When painting a landscape, being with a charcoal sketch of the basic shapes, mix a palette of colors and begin with the background to produce a foundation. Paint a landscape using any variety of artistic styles with advice from an experienced art supply store employee in this free video on painting.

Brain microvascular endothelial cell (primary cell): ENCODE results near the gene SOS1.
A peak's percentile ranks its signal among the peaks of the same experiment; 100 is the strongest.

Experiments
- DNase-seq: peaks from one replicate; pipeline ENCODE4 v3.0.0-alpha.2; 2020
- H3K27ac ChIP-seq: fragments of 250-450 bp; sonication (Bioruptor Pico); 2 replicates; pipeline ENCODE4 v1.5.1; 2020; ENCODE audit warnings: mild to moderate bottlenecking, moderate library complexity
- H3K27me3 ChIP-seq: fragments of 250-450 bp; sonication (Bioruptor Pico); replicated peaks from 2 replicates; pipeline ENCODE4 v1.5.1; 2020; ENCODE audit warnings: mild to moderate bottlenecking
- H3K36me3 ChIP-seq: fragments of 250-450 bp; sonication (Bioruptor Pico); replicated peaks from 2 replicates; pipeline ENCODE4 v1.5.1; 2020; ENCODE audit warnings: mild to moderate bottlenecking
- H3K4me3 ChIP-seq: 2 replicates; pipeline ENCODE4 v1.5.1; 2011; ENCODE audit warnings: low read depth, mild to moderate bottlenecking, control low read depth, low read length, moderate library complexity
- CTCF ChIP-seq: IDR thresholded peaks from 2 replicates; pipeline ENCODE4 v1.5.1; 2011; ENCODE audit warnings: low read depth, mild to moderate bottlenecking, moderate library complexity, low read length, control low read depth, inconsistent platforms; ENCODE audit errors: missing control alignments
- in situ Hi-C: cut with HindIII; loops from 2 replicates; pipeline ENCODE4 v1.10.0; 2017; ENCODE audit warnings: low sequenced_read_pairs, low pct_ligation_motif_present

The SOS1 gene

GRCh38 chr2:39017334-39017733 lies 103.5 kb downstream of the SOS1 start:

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Hi, I'm Laura Pace. I'm here today at Asel Art Supply, and I'm going to talk to you about how to paint a landscape painting. I started out with a photograph that I have from Alaska. It's a landscape of a bay. I thought it had a good amount of contrast in it, and I also like the oblong shape. So I took my photograph, and I made a little sketch like this. I made it with charcoal on drawing paper. And in this sketch, I didn't try to be too detailed. I just indicated value areas. And by value, I mean how light or dark something is. So I established that I wanted these background mountains to be the darkest thing in my painting. I wanted these mountains back here to be the second darkest thing. This foreground area to be a middle value, and the water and sky to be the lightest value in the painting. Next, I took a canvas. And again, using a charcoal pencil, I sketched in just outlines of the different value areas. I made a really simple sketch. The reason I like to use charcoal on canvas is that it's really easy to get rid of charcoal powder. Once you've sketched in, you can lighten it by just brushing over it with a dry brush. Or if you make a line or a mark you don't like, it's really easy to take a kneaded eraser -- a soft eraser -- and just take out that area. So the next thing I did after that was squeezed out kind of a limited number of colors onto my palette that I thought would be good and appropriate colors to make mixtures. So from that number of colors, I can mix just about all the colors I need in this sort of muted landscape. After I mixed my colors, I blocked in big areas of colors -- very general kind of colors and shapes, nothing too specific. But I made the shape of my mountains here, put in some sky colors, my blue mountains in the background, my middle tone areas of the foreground and the beach and the water. Something I used here to make this landscape look more realistic was linear perspective and atmosphere perspective. And my linear perspective, I'm talking about making a horizon line in the painting, which goes right along here at the level of the water. It's really kind of an abstract concept, but it's a way of finding an area where all the lines in the painting are going to converge to give the impression of distance. I also used atmospheric perspective in this painting, and that's something that Leonardo da Vinci wrote about in his writings on treatise on painting. He talked about how colors get bluer and lighter and seem to fade out as they recede into the distance. So I used my lightest, bluest colors in the objects that are farthest away from me in the landscape -- these mountains back here in the background. My warmest, boldest colors are going to be in the foreground, and it's going to have the effect of making things in the foreground seem closer in space, and things in the background are going to recede into the distance more. So once I had all of those colors sketched in, I came back and put more details into this painting. Like, I made the mountains have a little bit more dimension by using light areas over the dark paint I had put down. I put more details into the clouds and let the clouds kind of spill over these mountain areas that I have in the background. I went back into the foreground and begun to detail some of the grass and weeds that are growing. And I started to work on the texture of these big rocks and pebbles that are on the beach here. Now, I'm going to continue to detail this painting more by putting in more grassy, rocky textures in here, but this painting is just about finished. And you can see, while it's not exactly like the photograph I worked from, it's pretty close. It gives you an idea of distance and perspective. And that's what I have to tell you about landscape painting.